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Groundwater in Mozambique: Invisible but vital

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Groundwater should be available in every country. But this is not the case in the province of Inhambane, in the east of Mozambique. There are very few rivers, and rainfall is unpredictable. Dunea, a Dutch drinking-water company, collaborated with partners such as Wetterskip Fryslân to improve access to groundwater. Floor Grevink, project manager at Dunea, explains why groundwater is vital in Inhambane.

Water-rich countries like the Netherlands use canals and pumping stations to irrigate drier stretches of land. These systems are limited in the Mozambique project area, making people more dependent on rainwater. The rainwater sinks into the ground and slowly replenishes groundwater levels. Floor explains, "This water is easily polluted or becomes salty as the area is close to the ocean, making it unusable for agriculture and drinking water. With more knowledge of the groundwater system, we can prevent groundwater-related problems like pollution and salinisation in the project area."

Collecting data

Water-management company ARA-SUL currently manages the groundwater in so-called 'aquifers'. These are natural water buffers in the ground that residents, businesses, factories, and farmers use. Cities with many hotels and tourists also rely on aquifers for their water. But ARA-Sul does not have enough data to distribute water equally among everyone. The company needs to learn how to manage the aquifers better so everyone can always access clean water. Dunea will be helping ARA-Sul with this by looking at the exact locations of the aquifers and collecting data. Floor explains, "We will be collecting all kinds of information. How much water does an aquifer contain? Where do we run the risk of salinisation? Where does the most pollution occur? How many people use the aquifer? Are there plans to build a factory in this area?" With this information, ARA-Sul can manage the aquifers better.

Think before you start drilling

Other parties that use groundwater also need to know how to manage the available water resources in the best possible way. A project like this relies on good cooperation between all parties, which Dunea also manages. Floor says, "Besides ARA-Sul, we also inform local organisations and communities. If there are plans to build a factory, everyone needs to know how that will impact the aquifer's water supply. You cannot start drilling for water somewhere without considering the consequences."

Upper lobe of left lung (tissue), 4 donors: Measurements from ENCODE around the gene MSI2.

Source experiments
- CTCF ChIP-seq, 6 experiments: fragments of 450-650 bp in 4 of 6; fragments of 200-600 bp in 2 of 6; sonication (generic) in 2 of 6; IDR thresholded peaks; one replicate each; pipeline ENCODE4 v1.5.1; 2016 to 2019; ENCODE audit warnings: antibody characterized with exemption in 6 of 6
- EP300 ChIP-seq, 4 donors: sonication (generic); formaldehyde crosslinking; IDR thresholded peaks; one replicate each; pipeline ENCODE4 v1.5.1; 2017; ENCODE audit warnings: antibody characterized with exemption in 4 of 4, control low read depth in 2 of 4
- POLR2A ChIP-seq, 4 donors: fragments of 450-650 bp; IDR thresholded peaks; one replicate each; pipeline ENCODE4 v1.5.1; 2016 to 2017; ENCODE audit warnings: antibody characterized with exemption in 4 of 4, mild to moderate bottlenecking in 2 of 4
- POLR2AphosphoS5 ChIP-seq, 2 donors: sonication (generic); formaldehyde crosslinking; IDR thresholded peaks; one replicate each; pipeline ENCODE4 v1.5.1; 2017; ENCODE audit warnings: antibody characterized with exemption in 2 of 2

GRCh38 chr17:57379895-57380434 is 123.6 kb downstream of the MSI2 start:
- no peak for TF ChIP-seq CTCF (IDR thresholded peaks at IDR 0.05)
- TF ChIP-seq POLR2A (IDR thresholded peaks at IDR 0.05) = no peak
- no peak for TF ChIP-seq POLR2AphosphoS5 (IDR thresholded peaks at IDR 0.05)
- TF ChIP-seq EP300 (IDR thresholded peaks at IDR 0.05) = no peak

This is not only important for local businesses. Dunea also educates residents who use the wells for their water supply. Floor adds, "We make people aware of the need to use and distribute the available groundwater fairly. This way, there is enough clean drinking water for everyone in Inhambane, also in the future."

Support from the Netherlands Enterprise Agency

Water projects are vital because there is no life without water. Thanks to the collaboration in Inhambane, the little water available can be used better. Floor explains, "We could not have initiated this large project without the support from the Netherlands through the Sustainable Water Fund (FDW). Besides the financial support, the presentations on similar projects by the Netherlands Enterprise Agency were very useful. We share knowledge and also learn from each other. That is truly an added value." Their experience in Mozambique is also essential for the Netherlands. Floor concludes, "The Netherlands has been experiencing more and more droughts lately. The techniques we learn in Mozambique may soon be needed here."

Want to find out more?

The Netherlands Enterprise Agency supports groundwater projects with advice, network access, and grants. See our water-related programmes, such as Reversing the Flow and Partners for Water, for more information. You may also want to use the quick scan in the Acacia Water groundwater tool; it is free, and anyone can use it.

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